Psychosurgery was not openly attempted again until 1910, when Estonian neurosurgeon Ludvig Puusepp operated on a few patients. Then, in 1935, Portuguese physician and neurologist António Egas Moniz pioneered a surgery he called prefrontal leucotomy. The procedure involved drilling holes in the patient's head and destroying tissue in the frontal lobes by injecting alcohol. He later changed technique, using a surgical instrument called a leucotome that cut brain tissue by rotating a retractable wire loop (a quite different cutting instrument also used for lobotomies shares the same name). Moniz was given the Nobel Prize for medicine in 1949 for this work.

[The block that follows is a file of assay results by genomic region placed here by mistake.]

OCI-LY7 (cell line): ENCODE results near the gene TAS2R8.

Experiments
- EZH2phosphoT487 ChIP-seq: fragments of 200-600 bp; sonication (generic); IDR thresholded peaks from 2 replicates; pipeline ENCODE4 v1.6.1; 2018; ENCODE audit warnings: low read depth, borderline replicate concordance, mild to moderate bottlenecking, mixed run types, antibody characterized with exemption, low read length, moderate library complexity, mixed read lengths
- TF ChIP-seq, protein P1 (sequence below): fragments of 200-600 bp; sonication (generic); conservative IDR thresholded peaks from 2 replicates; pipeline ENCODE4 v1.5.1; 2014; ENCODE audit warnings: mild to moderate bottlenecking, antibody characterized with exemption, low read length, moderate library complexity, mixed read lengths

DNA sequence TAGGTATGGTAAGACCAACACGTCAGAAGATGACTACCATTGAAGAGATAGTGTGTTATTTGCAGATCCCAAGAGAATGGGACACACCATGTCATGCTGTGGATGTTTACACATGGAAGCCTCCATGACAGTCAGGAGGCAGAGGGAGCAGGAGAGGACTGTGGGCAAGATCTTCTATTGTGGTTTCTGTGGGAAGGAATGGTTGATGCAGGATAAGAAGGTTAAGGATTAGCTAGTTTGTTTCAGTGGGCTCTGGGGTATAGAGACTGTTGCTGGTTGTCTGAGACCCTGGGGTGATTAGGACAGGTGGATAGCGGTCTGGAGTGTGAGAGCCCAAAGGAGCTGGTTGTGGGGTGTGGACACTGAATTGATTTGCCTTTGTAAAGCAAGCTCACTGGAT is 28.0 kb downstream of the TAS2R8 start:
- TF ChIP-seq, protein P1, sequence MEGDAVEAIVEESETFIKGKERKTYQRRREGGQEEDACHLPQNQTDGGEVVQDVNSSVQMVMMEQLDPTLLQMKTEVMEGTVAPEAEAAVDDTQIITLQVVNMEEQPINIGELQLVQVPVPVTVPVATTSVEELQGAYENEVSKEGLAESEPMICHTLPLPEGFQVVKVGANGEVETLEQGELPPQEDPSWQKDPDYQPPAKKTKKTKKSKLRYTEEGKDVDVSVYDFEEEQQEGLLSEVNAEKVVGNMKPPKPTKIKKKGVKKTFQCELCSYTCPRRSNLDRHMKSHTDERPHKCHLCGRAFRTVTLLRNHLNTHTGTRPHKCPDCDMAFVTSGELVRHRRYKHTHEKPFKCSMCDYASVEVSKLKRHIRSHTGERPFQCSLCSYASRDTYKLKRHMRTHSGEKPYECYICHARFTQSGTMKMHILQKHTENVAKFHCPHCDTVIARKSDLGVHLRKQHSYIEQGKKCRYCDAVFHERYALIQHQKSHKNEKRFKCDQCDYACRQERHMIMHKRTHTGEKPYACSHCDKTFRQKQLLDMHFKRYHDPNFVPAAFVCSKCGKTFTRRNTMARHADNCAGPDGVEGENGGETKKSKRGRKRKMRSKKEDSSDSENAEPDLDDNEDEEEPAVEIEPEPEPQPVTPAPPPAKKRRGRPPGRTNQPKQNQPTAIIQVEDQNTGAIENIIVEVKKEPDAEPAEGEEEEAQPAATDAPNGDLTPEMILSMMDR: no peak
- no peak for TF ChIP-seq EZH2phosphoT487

The American neurologist and psychiatrist Walter Freeman was intrigued by Moniz's work, and with the help of his close friend, neurosurgeon James W. Watts, he performed the first prefrontal leucotomy in the U.S. in 1936. Freeman and Watts gradually refined the surgical technique, and created the Freeman-Watts procedure (the "precision method," the standard prefrontal lobotomy).

The Freeman-Watts prefrontal lobotomy still required drilling holes in the scalp, so surgery had to be performed in an operating room by trained neurosurgeons. Walter Freeman believed this surgery would be unavailable to those he saw as needing it most: patients in state mental hospitals having no operating rooms, surgeons, or anesthesia, and limited budgets. Freeman wanted to simplify the procedure so that it could be carried out by psychiatrists in mental asylums, which housed roughly 600,000 American inpatients at the time.